The Texas Women’s Project for 2016 - 2017
The Knights of Columbus established a scholarship program to help fund the education of seminarians preparing to become Catholic chaplains in the U.S. Armed Forces. The need is critical and our support is crucial to provide a remedy. Please watch this video to better understand the scope of the need and the importance of our collective support.
First Lady Jo-Dee Benson has called for support of this program. “As the wife and mother and sister of US Air Force veterans; and as the daughter and grand-daughter of US Army veterans, I ask each of you to make a donation to this worthy program. The men and women who serve us daily deserve our gratitude and support. Will you please join us ensure their spiritual health? ”
Home to the highest number of military bases and service members of all 50 states, Texas should remain at the forefront of this effort. Please help us reach our goals with a personal donation of $20 or more. Our military members deserve access to spiritual guidance and support as they serve us all. Fundraising so far has been led by the Fourth Degree, the patriotic degree of the Knights.
The program has already distributed $1.2 million in scholarship funds to the Archdiocese for the Military Services, USA, but the need remains acute. So the Texas Women’s Project, spearheaded by First Lady Jo-Dee Benson, has taken up the challenge and announced that growing this fund will be a focus for the next two years for the women associated with the Knights of Columbus in Texas. These funds help produce a new generation of much-needed Catholic chaplains to minister to U.S. military personnel and their families.
In this file photo, Father Michael Albano, a chaplain with the U.S. Army, reads from Scripture during a field Mass in Kuwait. Through the Order's new scholarship program for military chaplains, Knights hope to increase the number of priests serving in the armed forces while reducing the financial strain on the Archdiocese for the Military Services, USA. (CNS photo from Reuters)
The idea for the scholarship first developed during Supreme Knight Carl A. Anderson's visit to the aircraft carrier USS Dwight D. Eisenhower. The supreme knight had the opportunity to think about Catholics in uniform and the hardship they face of having to go weeks — and sometimes months — without being able to attend Mass or receive spiritual guidance from a priest.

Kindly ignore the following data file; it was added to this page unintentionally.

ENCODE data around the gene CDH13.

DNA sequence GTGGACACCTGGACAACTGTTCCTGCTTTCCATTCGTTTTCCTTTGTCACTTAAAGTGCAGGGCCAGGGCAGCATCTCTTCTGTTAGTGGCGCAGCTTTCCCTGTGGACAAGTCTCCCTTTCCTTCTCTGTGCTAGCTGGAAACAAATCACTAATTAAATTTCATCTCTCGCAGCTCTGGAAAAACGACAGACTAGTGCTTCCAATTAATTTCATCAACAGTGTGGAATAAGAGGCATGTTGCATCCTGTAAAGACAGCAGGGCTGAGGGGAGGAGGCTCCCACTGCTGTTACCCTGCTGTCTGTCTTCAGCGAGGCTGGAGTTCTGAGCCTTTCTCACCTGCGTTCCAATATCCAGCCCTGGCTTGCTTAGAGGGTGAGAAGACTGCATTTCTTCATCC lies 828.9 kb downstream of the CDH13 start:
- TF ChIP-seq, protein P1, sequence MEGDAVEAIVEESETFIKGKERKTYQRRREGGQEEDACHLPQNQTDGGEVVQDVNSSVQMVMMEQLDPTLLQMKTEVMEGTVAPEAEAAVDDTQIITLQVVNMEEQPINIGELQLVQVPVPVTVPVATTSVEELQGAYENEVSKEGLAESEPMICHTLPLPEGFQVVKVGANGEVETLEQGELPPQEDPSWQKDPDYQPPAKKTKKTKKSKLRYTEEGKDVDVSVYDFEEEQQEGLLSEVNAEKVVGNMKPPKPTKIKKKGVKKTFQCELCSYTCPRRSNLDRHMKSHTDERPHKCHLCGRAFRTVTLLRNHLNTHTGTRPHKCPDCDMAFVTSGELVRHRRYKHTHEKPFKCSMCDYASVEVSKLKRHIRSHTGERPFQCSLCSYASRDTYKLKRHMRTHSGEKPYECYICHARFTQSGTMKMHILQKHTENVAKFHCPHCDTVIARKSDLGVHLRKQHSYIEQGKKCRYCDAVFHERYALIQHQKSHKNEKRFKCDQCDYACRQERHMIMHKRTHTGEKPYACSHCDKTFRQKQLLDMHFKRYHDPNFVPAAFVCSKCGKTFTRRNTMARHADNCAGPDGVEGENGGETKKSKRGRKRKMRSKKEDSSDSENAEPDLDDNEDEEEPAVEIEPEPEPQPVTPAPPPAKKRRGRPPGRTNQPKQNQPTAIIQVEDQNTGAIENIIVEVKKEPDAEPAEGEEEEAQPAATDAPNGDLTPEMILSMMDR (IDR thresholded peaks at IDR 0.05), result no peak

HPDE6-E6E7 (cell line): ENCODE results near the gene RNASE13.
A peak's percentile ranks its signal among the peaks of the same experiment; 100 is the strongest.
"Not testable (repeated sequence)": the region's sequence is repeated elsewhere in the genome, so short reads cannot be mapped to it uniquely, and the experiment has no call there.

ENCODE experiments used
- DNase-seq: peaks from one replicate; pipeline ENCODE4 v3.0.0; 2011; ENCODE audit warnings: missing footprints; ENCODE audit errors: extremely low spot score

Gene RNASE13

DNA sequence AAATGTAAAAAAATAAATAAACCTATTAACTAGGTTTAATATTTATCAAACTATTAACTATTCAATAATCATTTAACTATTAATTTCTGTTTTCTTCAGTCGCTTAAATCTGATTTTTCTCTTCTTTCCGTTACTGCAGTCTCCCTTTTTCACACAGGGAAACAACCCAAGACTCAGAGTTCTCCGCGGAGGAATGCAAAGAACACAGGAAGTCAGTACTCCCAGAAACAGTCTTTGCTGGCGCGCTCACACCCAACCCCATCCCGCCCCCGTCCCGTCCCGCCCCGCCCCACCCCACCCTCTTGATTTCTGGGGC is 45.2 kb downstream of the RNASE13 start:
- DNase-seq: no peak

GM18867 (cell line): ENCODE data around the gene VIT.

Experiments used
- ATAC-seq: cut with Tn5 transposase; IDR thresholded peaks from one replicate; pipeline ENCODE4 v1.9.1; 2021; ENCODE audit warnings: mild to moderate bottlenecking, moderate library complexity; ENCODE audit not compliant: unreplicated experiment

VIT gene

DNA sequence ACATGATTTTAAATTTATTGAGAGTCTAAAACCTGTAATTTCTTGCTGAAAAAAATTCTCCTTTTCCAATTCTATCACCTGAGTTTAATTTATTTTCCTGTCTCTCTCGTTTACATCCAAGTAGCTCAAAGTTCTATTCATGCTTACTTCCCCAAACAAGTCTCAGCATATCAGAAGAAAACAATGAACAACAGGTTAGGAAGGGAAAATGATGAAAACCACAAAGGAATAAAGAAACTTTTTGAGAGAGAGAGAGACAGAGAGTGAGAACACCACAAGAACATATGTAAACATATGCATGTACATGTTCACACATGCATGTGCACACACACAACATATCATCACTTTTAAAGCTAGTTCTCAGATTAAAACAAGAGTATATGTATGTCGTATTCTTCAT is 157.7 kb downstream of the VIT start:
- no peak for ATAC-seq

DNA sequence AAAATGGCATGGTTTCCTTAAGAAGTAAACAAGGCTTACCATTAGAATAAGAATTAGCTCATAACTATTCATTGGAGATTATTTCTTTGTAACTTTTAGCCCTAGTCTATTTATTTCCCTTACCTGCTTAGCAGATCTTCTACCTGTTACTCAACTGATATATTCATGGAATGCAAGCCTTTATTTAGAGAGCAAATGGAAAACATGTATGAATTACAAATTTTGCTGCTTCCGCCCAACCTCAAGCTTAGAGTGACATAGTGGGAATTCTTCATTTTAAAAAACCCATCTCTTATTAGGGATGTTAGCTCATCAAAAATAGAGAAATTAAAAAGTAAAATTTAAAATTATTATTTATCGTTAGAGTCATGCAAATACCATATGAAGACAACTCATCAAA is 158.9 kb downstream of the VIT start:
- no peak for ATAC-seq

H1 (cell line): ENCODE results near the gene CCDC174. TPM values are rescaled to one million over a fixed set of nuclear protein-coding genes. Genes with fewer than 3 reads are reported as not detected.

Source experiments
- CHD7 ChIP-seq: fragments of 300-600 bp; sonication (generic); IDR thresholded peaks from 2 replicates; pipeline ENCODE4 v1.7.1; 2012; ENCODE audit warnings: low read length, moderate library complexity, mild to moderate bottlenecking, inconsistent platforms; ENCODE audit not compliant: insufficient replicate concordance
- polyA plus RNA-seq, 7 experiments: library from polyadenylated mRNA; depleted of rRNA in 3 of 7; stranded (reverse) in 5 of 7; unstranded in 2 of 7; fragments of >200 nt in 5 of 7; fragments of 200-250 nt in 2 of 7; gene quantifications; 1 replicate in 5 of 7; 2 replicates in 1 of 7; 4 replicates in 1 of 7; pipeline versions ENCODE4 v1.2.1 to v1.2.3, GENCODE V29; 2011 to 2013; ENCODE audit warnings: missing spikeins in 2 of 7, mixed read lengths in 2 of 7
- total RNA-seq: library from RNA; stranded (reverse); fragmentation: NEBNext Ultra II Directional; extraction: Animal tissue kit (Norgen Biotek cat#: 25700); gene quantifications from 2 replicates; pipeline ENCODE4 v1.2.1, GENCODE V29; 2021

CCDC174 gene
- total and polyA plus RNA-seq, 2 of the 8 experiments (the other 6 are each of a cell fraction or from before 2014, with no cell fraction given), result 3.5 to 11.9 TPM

"It can be very difficult for Catholic members of the armed forces when they're on forward deployments," Anderson said. "The U.S. military archdiocese, which supplies Catholic chaplains, estimates that it needs 800 priests to fully serve all of the Catholic men and women in uniform today, but they are only able to supply 280 — barely a third of the number needed."
The military chaplain scholarship aims to provide a solution to this problem. According to Archbishop Timothy P. Broglio of the Archdiocese for the Military Services, USA, the scholarship money will be dedicated to the archdiocese's "Co-Sponsored Seminarian Program," which was initiated to recruit priestly vocations for the military for the benefit of the armed forces as well as participating dioceses and religious orders throughout the country. Through this program, the military archdiocese contracts with each participating diocese to fund 50 percent of the cost of a seminarian's five-year education — typically $12,500 per year. In return, the candidate agrees that following ordination and three years of service at a parish, he will commit to serve as a military chaplain under the auspices of the military archdiocese for a minimum of three to five years.
So far, the Co-Sponsored Seminarian Program has seen impressive results. Since its inception, the initiative has garnered an increase in co-sponsored seminarians, from seven in 2008 to 30 in 2010.
"These results, while extraordinary, place a large financial burden on the archdiocese, which annually generates only enough funds — 95 percent from donations — to cover its operating costs," said Archbishop Broglio, who joined the Order in 2007 while serving as the apostolic nuncio of the Dominican Republic. "The archdiocese has no funds on hand to meet the long-term contractual commitments of the Co-Sponsored Seminarian Program, especially if, as it is hoped, the numbers continue to grow."
Through this scholarship fund, the Order hopes to ensure the continued development of the Co-Sponsored Seminarian Program. "Thanks to the generosity of the Knights of Columbus, this military chaplain scholarship will help fill this need for years to come," Broglio added. "The Knights of Columbus, over many years, has been most generous in providing much-needed financial support to this archdiocese.... [This] is but the latest instance of the organization's generosity. For that, I am most grateful."
Texas State Council Charities, Inc. is qualified under the United States Internal Revenue Code as a section 501(c)(3) charity with tax ID # (EIN) 74-1756429. Donations to State Council Charities and projects funded through it are tax deductible to the extent allowed by federal law.